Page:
Category Archives: Education

Beat the Summer Heat

Summer Heat

It’s officially time for summer fun, which means lots of outdoor activities. But it’s important to protect yourself in the summer heat.

In 2014, 244 people died in the U.S. from excessive heat exposure, and these problems are avoidable.

You can help yourself avoid heat-related illnesses by drinking more liquid than you think you need and avoiding alcohol.

Stay Hydrated

 

Wear loose, lightweight clothing, hats, and plenty of sunscreen on any exposed skin. Sunburns affect your ability to cool down.

Dress for the Sun

 

If you’re sweating a lot, replace lost salt and electrolytes by drinking juice or sports drinks.

Replace Your Salt

 

Avoid spending time outside from 11 a.m. to 3 p.m., the hottest part of the day, and try not to over-exert yourself.

Hottest Part of the Day

 

Babies, the elderly, pets, those with heart problems, and people who exercise or work outside are at the highest risk of heat-related issues.

Risk of Heat-Related Issues

 

If you think someone is experiencing heat exhaustion or cramps, move them to the shade or AC, give them water, use wet towels to cool them down, and if you’re worried or symptoms don’t ease, call 911.

Cooling Down Fast

Safe Travel Each Step of the Way

Safe Travel

Summer travel season is upon us, and preparing for safe travel is important, especially if you have an illness.

First, learn about your destination to check for any local health notices or immunizations you might need first.

Safety Wherever You Go

 

Think about your health before you book. From illness and surgery recovery to pregnancy, check if you’re safe to fly.

Fly Smart

 

See a doctor before you take off to make sure you’re up-to-date on key shots or healthy enough for planned activities.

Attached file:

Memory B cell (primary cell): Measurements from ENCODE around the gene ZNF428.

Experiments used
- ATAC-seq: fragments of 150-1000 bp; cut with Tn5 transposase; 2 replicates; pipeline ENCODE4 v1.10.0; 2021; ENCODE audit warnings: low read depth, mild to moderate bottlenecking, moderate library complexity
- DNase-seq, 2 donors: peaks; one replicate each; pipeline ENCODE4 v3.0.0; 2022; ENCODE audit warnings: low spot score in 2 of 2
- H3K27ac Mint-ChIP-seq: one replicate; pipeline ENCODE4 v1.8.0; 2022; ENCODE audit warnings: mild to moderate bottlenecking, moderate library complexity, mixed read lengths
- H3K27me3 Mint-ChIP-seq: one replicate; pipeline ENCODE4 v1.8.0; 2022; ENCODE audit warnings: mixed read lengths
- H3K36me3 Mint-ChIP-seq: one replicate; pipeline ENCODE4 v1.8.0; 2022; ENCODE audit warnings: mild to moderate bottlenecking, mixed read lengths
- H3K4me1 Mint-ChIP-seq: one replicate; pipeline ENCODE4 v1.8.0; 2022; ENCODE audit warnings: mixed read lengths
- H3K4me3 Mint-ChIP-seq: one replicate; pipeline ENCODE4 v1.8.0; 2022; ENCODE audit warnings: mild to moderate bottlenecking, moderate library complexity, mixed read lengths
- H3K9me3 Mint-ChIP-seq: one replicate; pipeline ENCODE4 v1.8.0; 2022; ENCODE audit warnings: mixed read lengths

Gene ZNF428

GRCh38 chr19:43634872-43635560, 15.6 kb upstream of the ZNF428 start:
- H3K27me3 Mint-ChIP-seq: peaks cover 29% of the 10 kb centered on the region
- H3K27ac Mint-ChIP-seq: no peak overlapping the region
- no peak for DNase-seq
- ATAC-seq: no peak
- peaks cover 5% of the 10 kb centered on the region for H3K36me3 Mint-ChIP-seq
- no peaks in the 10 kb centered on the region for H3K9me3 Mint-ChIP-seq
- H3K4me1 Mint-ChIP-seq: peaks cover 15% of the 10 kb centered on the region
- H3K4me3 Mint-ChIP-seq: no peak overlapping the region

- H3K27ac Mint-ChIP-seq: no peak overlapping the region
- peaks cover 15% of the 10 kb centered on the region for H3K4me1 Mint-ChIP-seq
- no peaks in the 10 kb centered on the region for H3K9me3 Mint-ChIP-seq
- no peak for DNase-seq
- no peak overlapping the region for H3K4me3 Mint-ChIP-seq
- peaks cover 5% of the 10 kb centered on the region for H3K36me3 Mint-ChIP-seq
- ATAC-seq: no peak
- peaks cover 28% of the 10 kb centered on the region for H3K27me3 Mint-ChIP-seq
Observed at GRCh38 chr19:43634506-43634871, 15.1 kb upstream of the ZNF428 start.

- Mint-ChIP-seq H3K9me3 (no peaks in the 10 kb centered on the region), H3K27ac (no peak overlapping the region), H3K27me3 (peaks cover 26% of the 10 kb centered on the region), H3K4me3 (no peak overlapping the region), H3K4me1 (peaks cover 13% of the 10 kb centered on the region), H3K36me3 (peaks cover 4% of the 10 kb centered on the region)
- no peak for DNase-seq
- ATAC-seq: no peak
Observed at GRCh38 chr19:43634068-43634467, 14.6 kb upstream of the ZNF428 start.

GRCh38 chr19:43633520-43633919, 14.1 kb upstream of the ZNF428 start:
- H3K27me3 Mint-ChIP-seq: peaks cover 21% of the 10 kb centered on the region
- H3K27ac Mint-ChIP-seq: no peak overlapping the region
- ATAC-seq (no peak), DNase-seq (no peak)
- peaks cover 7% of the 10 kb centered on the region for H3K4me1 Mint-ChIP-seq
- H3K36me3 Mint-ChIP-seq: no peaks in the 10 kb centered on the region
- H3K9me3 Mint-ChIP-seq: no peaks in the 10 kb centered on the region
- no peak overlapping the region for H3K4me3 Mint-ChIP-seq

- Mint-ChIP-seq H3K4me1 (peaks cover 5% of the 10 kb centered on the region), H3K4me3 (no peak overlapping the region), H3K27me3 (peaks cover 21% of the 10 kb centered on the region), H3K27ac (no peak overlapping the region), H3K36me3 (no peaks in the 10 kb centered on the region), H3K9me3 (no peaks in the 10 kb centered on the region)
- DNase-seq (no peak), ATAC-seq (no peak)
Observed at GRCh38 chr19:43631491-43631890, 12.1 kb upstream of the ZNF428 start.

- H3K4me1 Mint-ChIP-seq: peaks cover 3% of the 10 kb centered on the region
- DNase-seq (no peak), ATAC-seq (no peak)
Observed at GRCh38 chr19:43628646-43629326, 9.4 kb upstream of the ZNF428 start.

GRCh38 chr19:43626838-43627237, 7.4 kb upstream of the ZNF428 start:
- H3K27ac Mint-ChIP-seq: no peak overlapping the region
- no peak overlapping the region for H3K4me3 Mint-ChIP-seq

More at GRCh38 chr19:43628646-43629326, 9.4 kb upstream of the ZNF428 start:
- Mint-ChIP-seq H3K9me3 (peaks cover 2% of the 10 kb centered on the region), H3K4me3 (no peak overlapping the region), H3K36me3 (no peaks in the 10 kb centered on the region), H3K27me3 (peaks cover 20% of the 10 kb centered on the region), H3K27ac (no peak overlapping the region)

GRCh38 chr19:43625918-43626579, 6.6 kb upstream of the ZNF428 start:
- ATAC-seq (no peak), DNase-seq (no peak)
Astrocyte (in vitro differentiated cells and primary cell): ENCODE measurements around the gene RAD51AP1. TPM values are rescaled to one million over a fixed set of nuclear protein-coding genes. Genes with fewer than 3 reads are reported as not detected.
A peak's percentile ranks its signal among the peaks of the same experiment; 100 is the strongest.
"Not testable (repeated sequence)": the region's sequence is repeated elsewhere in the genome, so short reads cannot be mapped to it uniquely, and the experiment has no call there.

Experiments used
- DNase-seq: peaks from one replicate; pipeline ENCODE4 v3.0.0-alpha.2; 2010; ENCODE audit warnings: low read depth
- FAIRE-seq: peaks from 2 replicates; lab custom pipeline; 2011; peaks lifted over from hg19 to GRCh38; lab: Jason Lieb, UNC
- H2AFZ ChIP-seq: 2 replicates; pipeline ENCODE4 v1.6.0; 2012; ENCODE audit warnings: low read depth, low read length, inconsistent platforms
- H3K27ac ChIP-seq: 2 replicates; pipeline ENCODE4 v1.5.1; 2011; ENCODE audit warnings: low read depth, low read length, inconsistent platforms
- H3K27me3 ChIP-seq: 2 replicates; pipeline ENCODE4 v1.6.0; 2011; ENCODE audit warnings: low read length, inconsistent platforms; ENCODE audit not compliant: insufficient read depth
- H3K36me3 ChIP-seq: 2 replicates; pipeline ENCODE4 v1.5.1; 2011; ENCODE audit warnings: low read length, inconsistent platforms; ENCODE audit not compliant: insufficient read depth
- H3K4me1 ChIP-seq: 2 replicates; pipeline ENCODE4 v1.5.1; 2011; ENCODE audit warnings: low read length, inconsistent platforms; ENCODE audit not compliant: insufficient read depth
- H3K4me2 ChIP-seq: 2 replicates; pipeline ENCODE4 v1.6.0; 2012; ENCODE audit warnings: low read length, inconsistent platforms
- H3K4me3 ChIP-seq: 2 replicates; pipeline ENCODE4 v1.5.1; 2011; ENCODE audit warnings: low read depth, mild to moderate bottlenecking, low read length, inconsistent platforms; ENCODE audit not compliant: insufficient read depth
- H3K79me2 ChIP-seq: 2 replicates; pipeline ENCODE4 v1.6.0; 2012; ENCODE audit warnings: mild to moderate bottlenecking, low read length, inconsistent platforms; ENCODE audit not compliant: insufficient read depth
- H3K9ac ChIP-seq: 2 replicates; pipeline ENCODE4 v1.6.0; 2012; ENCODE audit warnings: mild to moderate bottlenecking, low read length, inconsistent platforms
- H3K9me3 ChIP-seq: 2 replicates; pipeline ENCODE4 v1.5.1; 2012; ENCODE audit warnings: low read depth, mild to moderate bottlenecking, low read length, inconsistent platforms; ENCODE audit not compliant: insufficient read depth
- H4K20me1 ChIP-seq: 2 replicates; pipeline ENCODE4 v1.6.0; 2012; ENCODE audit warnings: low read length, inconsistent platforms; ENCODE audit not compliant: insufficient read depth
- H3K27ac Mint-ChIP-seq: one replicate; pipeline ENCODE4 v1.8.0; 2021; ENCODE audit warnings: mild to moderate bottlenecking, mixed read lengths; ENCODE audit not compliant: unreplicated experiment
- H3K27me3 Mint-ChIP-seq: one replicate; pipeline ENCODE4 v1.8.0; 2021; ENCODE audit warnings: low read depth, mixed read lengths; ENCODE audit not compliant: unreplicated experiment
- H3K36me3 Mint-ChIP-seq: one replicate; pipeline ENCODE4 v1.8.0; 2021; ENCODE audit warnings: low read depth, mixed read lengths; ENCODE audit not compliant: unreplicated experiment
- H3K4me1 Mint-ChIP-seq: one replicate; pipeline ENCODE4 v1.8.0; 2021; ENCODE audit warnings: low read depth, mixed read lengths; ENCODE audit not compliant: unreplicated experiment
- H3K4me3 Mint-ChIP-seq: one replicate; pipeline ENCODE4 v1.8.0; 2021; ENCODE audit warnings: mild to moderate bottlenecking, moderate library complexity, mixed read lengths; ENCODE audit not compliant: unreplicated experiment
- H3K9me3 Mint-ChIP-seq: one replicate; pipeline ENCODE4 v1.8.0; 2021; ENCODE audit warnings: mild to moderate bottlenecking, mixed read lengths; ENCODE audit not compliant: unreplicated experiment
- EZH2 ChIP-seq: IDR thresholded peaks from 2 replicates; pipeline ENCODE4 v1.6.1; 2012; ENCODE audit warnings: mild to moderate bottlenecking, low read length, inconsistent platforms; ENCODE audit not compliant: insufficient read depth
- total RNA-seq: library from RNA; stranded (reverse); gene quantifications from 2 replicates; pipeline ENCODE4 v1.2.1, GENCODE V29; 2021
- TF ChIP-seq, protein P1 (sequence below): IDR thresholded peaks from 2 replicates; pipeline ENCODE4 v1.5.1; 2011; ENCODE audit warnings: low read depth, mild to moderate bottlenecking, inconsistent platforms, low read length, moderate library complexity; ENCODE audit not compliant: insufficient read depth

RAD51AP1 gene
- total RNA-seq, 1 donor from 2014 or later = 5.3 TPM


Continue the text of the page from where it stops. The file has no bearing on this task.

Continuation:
Vaccines for Travel

 

Pack carefully to protect yourself, especially if you need medicines or care while you’re traveling.

Pack for Your Health

 

Be prepared for the signs and what to do if you know you’re at higher risk of health issues while traveling.

Healthy and Prepared on Vacation

 

Make sure your family or friends (and government entities depending on where you’re traveling) know your travel plan.

Share Your Travel Plan

 

Know you’re covered with a copayment or coinsurance for ER and urgent care if you get sick while traveling.

And check out Assist America, which helps connect you to services when you get sick while traveling.

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Great Outdoors Month

Great Outdoors Month

June is Great Outdoors Month, which makes it the perfect time for you and your family to get moving outside.

National Trails Day was last weekend, but it’s never too late to start hiking.

It’s also National Fishing & Boating Week, so find ideas for getting out on the water.

Get Fishing Outside

 

Celebrate boating as a fun-filled activity that everyone can enjoy during National Marina Days.

Celebrate Bombing

 

The Great American Campout is going on all summer long, so pack up your gear and enjoy America’s nature.

The Great American Campout

 

Before you head out to the campgrounds, brush up on your camping safety.

Camping Safety

 

June 10 was National Get Outdoors Day, and you can find a fun family activity near you.

Get Moving in Nature

 

Kids to Parks Day was May 20, but you can still enjoy a park with your family.

Taking Your Kids to the Park

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Making the Most of a Senior Center

Vantage Point: Not Your Grandmother’s Senior Center